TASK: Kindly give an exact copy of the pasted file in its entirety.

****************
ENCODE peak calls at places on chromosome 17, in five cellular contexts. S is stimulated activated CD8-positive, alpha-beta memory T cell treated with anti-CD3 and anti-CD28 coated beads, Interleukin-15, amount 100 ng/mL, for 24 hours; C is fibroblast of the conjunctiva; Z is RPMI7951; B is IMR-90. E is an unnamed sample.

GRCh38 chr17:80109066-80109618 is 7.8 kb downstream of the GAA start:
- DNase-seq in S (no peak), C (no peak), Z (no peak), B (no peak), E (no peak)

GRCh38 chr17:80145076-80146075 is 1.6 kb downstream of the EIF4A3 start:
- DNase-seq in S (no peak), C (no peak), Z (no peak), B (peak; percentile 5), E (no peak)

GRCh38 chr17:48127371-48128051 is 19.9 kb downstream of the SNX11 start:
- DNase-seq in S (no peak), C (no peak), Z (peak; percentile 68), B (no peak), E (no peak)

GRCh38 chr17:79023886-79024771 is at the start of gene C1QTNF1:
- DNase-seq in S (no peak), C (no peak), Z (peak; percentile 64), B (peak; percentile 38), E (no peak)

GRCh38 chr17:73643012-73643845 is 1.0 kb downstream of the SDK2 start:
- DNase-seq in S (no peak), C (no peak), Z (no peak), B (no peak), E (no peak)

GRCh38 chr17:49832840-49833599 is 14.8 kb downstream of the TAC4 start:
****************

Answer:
ENCODE peak calls at places on chromosome 17, in five cellular contexts. S is stimulated activated CD8-positive, alpha-beta memory T cell treated with anti-CD3 and anti-CD28 coated beads, Interleukin-15, amount 100 ng/mL, for 24 hours; C is fibroblast of the conjunctiva; Z is RPMI7951; B is IMR-90. E is an unnamed sample.

GRCh38 chr17:80109066-80109618 is 7.8 kb downstream of the GAA start:
- DNase-seq in S (no peak), C (no peak), Z (no peak), B (no peak), E (no peak)

GRCh38 chr17:80145076-80146075 is 1.6 kb downstream of the EIF4A3 start:
- DNase-seq in S (no peak), C (no peak), Z (no peak), B (peak; percentile 5), E (no peak)

GRCh38 chr17:48127371-48128051 is 19.9 kb downstream of the SNX11 start:
- DNase-seq in S (no peak), C (no peak), Z (peak; percentile 68), B (no peak), E (no peak)

GRCh38 chr17:79023886-79024771 is at the start of gene C1QTNF1:
- DNase-seq in S (no peak), C (no peak), Z (peak; percentile 64), B (peak; percentile 38), E (no peak)

GRCh38 chr17:73643012-73643845 is 1.0 kb downstream of the SDK2 start:
- DNase-seq in S (no peak), C (no peak), Z (no peak), B (no peak), E (no peak)

GRCh38 chr17:49832840-49833599 is 14.8 kb downstream of the TAC4 start: